View from the Cupola. (NASA)

The First Fully Private ISS Launch Just Happened, But There's a Dark Side to It

ELOISE MARAIS, THE CONVERSATION
11 APRIL 2022

The Axiom-1 mission to send four private astronauts to the International Space Station is the first of many missions planned by NASA to expand the ISS for commercial use as part of what's being called the low-Earth orbit economy.

 

The commander of the Axiom-1 mission has emphatically stated that this is not an example of space tourism, as the crew have undergone training and the mission includes plans to conduct biomedical research.

Crew members – all men aged 52 to 71 – reportedly paid a whopping US$55 million (£42.3 million) per ticket, an amount that would no doubt fund a formidable biomedical research program here on Earth. But beyond the ludicrous ticket price, I'm concerned about the potential environmental impacts of such space jaunts.

The mission is using a SpaceX Falcon 9 Block 5 rocket, with the crew located in the Crew Dragon spacecraft at its apex. The rocket has two stages: the reusable booster that holds most (about four-fifths) of the fuel and that returns to Earth for reuse, and a discarded second stage.

The booster reaches an altitude of about 140 km (87 miles) before returning to Earth. The energy required to propel the spacecraft to the ISS is achieved from the combustion reaction between rocket-grade kerosene and liquid oxygen, releasing byproducts hazardous to the environment.

Rocket launches and returning reusable components release air pollutants and greenhouse gases into multiple atmospheric layers. In the middle and upper atmosphere, these can persist for years compared with equivalent pollutants released at or near the Earth's surface, which linger for weeks at most.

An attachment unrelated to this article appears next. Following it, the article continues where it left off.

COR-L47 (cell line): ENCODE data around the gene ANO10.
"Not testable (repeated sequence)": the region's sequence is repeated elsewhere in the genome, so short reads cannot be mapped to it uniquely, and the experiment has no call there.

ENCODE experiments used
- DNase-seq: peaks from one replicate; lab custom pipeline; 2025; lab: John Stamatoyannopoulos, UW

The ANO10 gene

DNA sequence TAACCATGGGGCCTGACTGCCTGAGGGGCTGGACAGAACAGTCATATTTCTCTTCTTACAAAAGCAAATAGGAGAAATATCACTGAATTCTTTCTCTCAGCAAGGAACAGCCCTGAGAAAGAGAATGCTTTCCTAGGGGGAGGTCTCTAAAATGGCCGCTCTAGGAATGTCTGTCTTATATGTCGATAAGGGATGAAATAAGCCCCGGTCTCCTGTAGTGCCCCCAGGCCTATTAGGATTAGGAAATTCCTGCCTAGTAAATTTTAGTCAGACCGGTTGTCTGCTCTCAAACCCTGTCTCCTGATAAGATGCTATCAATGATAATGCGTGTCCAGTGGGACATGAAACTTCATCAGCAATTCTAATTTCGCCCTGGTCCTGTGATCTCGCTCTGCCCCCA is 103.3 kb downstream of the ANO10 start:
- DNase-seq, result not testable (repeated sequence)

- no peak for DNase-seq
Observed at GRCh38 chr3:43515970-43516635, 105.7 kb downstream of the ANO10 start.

This is because there are fewer chemical reactions or weather events to flush pollutants out of middle and upper layers.

 

Potent pollutants

The kerosene fuel used by SpaceX Falcon rockets is a mix of hydrocarbons, composed of carbon and hydrogen atoms. These react with liquid oxygen to form carbon dioxide (CO2), water vapor (H2O) and black carbon or soot particles that are released from the rocket exhaust.

CO2 and H2O are potent greenhouse gases, and black soot particles are very efficient at absorbing the sun's rays. That means all these chemicals contribute to warming the Earth's atmosphere.

Nitrogen oxides (NOx), reactive air pollutants, also form during launch due to very high temperatures causing a bonding reaction between usually stable nitrogen and oxygen molecules. NOx is also produced when the rocket's reusable components return to Earth, due to extreme temperatures produced by friction on its heat shields as they whizz through the mesosphere at 40km-70km.

When these particles make contact with the ozone layer (in the stratosphere), they convert ozone to oxygen, depleting the fragile sheath that protects the planet from the sun's harmful UV radiation.

Although total CO2 emissions from this launch will be small in comparison to those from the global aircraft industry, emissions per passenger will be around 100 times those from a long-haul flight.

 

Soot emissions are also much less than those from the aircraft industry, but when released into the middle and upper atmosphere, soot has a warming effect 500 times greater than at levels closer to Earth. This is in part because there are typically no clouds and few to no aerosols competing with soot to absorb the sun's rays.

The potential opportunities of creating industry and trade networks within low-Earth orbit have been likened by an Axiom co-founder to the early days of developing the internet, now an almost universally accessible technology.

If we extend that analogy to imagine similarly high levels of access to the low-Earth orbit economy, rocket launches are likely to become far more common than just the 146 launches achieved in 2021.

Such a scenario would substantially alter Earth's climate and undermine our significant progress in repairing the ozone layer. At the very least, research is urgently needed to assess the consequences of a flourishing low-Earth orbit economy for our planet down below.The Conversation

Eloise Marais, Associate Professor in Physical Geography, UCL.

This article is republished from The Conversation under a Creative Commons license. Read the original article.